A Trend In Iraq?

Annie

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http://www.blackfive.net/main/2007/01/does_anyone_els.html

Lots of links:

Does Anyone Else Detect a Trend?
Posted By Subsunk

Read through the last couple or three weeks of posts at B5 and Mudville, and one might get the impression that something good is afoot. Without sounding too optimistic, I'm sure there must be a reason for the progress we are seeing in Iraq, and (except for the loss of the Blackhawk with so many senior personnel and the Little Birds protecting the diplomatic convoy) for the small victories we are seeing in the news.

Smarter minds here at B5 and elsewhere have commented intelligently on how long the counterinsurgency and nation building would take. If it weren't for all the noise surrounding how George W Bush's war is a failure, we might actually be getting some basic intelligence on how the war is actually going from the US and European press. But, alas, we aren't.

So what should we make of these stories?

Turnaround in Baghdad

BY NIBRAS KAZIMI
January 25, 2007 URL: http://www.nysun.com/article/47363

There has been a flurry of press reports recently about insurgents battling American and Iraqi security forces on Haifa Street in Baghdad, and around the rural town of Buhruz in Diyala Province. These same insurgents also claimed to have shot down a Black Hawk helicopter near Buhruz. At the same time, the Americans and Iraqis are declaring a major victory as evidenced by the increased number of dead or captured militants, and the uncovering of massive weapons caches. So, what is going on?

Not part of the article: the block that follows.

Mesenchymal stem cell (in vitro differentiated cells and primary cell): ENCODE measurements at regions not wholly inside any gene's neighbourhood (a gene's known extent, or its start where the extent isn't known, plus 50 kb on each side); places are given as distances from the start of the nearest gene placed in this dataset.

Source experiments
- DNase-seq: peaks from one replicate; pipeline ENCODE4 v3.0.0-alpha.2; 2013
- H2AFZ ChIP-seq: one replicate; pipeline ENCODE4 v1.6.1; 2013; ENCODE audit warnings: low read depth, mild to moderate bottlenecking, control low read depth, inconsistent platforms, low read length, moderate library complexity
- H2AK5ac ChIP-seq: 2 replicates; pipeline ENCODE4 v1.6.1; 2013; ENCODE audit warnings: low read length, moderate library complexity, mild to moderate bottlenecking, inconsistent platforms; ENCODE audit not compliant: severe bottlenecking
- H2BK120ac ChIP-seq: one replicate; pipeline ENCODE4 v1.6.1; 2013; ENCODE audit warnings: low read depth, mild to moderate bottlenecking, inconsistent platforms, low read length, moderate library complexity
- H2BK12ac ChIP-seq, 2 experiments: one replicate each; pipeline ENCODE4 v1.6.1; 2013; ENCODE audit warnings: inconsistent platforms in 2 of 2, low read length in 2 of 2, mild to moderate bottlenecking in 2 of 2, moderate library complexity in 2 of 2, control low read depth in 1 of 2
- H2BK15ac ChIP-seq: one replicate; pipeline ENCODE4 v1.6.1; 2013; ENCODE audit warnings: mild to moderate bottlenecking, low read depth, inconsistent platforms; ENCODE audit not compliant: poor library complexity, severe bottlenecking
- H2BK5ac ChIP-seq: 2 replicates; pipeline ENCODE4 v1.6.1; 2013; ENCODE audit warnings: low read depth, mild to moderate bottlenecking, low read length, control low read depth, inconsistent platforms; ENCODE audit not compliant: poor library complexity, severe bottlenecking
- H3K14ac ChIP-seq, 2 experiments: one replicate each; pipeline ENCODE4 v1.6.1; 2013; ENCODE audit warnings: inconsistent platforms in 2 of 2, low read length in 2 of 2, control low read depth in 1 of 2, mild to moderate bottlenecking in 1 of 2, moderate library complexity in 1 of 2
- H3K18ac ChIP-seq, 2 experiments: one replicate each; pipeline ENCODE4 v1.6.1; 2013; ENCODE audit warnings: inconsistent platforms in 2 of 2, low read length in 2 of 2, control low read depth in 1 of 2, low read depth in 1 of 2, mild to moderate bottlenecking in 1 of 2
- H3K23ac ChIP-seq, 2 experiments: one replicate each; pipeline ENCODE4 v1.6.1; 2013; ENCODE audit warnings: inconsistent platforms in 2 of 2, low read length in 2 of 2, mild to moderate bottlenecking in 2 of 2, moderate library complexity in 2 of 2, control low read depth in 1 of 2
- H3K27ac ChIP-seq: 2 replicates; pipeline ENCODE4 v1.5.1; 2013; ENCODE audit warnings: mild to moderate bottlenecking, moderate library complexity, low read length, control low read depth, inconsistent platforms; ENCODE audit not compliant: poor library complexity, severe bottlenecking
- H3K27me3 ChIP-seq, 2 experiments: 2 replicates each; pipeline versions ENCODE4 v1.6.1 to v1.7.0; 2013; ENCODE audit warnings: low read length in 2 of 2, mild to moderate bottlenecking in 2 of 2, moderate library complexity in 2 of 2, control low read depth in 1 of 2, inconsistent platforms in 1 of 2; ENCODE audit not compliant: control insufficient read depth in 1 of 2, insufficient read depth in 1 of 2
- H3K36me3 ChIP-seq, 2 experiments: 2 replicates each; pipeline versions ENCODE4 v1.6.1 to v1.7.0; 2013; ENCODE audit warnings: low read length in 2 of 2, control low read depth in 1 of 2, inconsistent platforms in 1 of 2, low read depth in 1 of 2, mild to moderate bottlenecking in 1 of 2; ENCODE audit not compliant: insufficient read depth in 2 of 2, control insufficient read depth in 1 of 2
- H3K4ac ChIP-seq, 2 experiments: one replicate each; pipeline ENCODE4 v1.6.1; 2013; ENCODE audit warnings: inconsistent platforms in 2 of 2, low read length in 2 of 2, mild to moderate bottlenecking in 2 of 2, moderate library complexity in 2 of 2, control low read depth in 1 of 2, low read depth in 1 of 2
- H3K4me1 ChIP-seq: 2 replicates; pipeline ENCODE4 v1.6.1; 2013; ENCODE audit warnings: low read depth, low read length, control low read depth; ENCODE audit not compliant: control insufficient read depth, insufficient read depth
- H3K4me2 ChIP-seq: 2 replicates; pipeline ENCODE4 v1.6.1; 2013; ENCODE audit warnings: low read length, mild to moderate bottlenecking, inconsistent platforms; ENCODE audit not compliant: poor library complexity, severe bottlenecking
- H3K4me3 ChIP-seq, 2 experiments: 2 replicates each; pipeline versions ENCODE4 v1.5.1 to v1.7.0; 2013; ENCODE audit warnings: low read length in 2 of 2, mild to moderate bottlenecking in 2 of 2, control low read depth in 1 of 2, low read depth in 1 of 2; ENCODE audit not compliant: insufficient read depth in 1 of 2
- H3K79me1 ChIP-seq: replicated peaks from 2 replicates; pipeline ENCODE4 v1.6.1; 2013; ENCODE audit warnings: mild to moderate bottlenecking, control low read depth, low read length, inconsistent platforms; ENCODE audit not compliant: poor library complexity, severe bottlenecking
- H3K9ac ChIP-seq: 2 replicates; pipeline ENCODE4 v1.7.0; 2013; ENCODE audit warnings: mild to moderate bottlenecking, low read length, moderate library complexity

What needs to be understood is the central role that Al Qaeda — or more accurately its successor organization, a group called the Islamic State of Iraq — is playing on these fronts and the diminishing role of all the other insurgent groups.

The wider Sunni insurgency — the groups beyond Al Qaeda — is being slowly, and surely, defeated. The average insurgent today feels demoralized, disillusioned, and hunted. Those who have not been captured yet are opting for a quieter life outside of Iraq. Al Qaeda continues to grow for the time being as it cannibalizes the other insurgent groups and absorbs their most radical and hardcore fringes into its fold. The Baathists, who had been critical in spurring the initial insurgency, are becoming less and less relevant, and are drifting without a clear purpose following the hanging of their idol, Saddam Hussein. Rounding out this changing landscape is that Al Qaeda itself is getting a serious beating as the Americans improve in intelligence gathering and partner with more reliable Iraqi forces.
In other words, battling the insurgency now essentially means battling Al Qaeda. This is a major accomplishment....
 

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